SXSW Cancels Panels On Harassment In Video Game Community After Threats

"Maintaining civil and respectful dialogue within the big tent is more important than any particular session," organizers said.

South by Southwest has pulled the plug on two panels meant to address the horrifying and ongoing issue of harassment found within the video game community, often targeted towards women.

The arts and interactive media festival, held annually in Austin, had announced the twin panels -- titled "SavePoint: A Discussion on the Gaming Community" and "Level Up: Overcoming Harassment in Games" -- just last week. But organizers say SxSW has already suffered from "numerous threats of on-site violence related to this programming."

A blog post published Monday night by interactive director Hugh Forrest said while the festival hoped the panels would spark meaningful conversation on the issue, "maintaining civil and respectful dialogue within the big tent is more important than any particular session."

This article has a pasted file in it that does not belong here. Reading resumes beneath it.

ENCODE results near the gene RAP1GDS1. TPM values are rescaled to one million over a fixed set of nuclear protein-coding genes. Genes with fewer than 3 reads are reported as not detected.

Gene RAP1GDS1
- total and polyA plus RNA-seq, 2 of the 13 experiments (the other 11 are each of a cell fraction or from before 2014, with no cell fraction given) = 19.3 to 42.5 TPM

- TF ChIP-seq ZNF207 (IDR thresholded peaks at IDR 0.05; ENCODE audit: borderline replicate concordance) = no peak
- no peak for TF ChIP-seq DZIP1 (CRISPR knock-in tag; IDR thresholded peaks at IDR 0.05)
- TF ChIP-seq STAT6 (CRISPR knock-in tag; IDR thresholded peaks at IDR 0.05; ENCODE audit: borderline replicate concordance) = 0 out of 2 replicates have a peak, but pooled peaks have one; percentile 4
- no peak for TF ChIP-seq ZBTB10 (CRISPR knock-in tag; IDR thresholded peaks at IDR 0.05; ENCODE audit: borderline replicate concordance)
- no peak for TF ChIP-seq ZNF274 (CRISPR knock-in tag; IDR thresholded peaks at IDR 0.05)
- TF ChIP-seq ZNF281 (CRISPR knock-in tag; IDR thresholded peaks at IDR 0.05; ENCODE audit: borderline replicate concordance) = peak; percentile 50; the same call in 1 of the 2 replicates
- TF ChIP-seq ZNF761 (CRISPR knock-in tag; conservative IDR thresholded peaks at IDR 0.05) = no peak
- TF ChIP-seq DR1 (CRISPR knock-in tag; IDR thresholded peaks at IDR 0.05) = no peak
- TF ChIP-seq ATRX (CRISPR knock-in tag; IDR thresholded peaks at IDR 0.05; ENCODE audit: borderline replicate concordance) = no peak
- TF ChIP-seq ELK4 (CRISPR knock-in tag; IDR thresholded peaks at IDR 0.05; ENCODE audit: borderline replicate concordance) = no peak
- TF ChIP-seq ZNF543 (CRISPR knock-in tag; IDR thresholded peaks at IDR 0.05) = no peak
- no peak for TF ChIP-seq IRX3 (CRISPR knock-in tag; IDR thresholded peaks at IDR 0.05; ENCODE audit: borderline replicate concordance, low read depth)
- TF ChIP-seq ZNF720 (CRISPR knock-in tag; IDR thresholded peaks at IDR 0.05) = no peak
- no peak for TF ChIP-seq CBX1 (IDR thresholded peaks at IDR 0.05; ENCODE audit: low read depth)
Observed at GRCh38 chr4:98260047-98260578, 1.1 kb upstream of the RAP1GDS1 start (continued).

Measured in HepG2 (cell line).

The decision has already drawn harsh criticism from those who say that the festival is caving to the exact type of harassment it was meant to address. Culture critic Roxane Gay called the decision "horrible" and writer and podcaster Aminatou Sow called the decision communication "to us that harassment has won." 

The situation is reminiscent of last year's Gamergate scandal, where media critic Anita Sarkeesian became the target of brutal harassment following comments she made about the role of women in video games. For months, she received death and rape threats from anonymous sources, including some warning of mass acts of violence.

The Los Angeles Times notes threats of violence are not uncommon when people challenge the level of diversity in gaming and cite a community "driven by fear that criticism or a rise in diverse, experimental games" would result in an unsavory makeover of the genre.

SxSW's Forrest issued a warning to gamers in his statement about the panels' cancellation. 

"If people can not agree, disagree and embrace new ways of thinking in a safe and secure place that is free of online and offline harassment, then this marketplace of ideas is inevitably compromised," he said.

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